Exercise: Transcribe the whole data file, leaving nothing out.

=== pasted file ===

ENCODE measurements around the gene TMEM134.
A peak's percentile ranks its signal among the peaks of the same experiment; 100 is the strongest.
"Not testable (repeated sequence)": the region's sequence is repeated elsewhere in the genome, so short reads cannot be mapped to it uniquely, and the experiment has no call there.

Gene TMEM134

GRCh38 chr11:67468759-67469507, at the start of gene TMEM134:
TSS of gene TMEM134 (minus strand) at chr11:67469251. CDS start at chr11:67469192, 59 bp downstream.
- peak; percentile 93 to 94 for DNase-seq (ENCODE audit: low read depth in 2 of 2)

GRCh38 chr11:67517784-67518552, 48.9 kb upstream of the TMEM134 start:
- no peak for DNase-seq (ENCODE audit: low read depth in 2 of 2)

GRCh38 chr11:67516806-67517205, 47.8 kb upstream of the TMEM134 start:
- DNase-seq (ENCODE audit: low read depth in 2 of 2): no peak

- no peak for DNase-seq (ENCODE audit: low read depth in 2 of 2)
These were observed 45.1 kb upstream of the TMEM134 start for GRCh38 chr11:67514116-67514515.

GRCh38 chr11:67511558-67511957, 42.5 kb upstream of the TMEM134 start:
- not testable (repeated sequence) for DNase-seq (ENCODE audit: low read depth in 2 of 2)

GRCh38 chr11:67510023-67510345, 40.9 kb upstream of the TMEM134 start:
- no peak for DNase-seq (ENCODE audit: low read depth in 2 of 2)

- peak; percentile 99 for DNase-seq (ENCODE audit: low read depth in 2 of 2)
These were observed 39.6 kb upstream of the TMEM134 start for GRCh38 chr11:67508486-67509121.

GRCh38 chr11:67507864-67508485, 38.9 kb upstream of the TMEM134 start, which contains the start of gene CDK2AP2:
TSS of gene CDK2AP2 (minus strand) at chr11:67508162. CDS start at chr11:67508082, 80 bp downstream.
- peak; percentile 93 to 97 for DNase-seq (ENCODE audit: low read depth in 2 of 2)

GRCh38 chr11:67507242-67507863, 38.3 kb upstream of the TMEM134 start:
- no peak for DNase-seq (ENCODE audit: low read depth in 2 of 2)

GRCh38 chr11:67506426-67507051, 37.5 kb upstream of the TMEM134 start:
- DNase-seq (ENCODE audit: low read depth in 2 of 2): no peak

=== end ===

ENCODE measurements around the gene TMEM134.
A peak's percentile ranks its signal among the peaks of the same experiment; 100 is the strongest.
"Not testable (repeated sequence)": the region's sequence is repeated elsewhere in the genome, so short reads cannot be mapped to it uniquely, and the experiment has no call there.

Gene TMEM134

GRCh38 chr11:67468759-67469507, at the start of gene TMEM134:
TSS of gene TMEM134 (minus strand) at chr11:67469251. CDS start at chr11:67469192, 59 bp downstream.
- peak; percentile 93 to 94 for DNase-seq (ENCODE audit: low read depth in 2 of 2)

GRCh38 chr11:67517784-67518552, 48.9 kb upstream of the TMEM134 start:
- no peak for DNase-seq (ENCODE audit: low read depth in 2 of 2)

GRCh38 chr11:67516806-67517205, 47.8 kb upstream of the TMEM134 start:
- DNase-seq (ENCODE audit: low read depth in 2 of 2): no peak

- no peak for DNase-seq (ENCODE audit: low read depth in 2 of 2)
These were observed 45.1 kb upstream of the TMEM134 start for GRCh38 chr11:67514116-67514515.

GRCh38 chr11:67511558-67511957, 42.5 kb upstream of the TMEM134 start:
- not testable (repeated sequence) for DNase-seq (ENCODE audit: low read depth in 2 of 2)

GRCh38 chr11:67510023-67510345, 40.9 kb upstream of the TMEM134 start:
- no peak for DNase-seq (ENCODE audit: low read depth in 2 of 2)

- peak; percentile 99 for DNase-seq (ENCODE audit: low read depth in 2 of 2)
These were observed 39.6 kb upstream of the TMEM134 start for GRCh38 chr11:67508486-67509121.

GRCh38 chr11:67507864-67508485, 38.9 kb upstream of the TMEM134 start, which contains the start of gene CDK2AP2:
TSS of gene CDK2AP2 (minus strand) at chr11:67508162. CDS start at chr11:67508082, 80 bp downstream.
- peak; percentile 93 to 97 for DNase-seq (ENCODE audit: low read depth in 2 of 2)

GRCh38 chr11:67507242-67507863, 38.3 kb upstream of the TMEM134 start:
- no peak for DNase-seq (ENCODE audit: low read depth in 2 of 2)

GRCh38 chr11:67506426-67507051, 37.5 kb upstream of the TMEM134 start:
- DNase-seq (ENCODE audit: low read depth in 2 of 2): no peak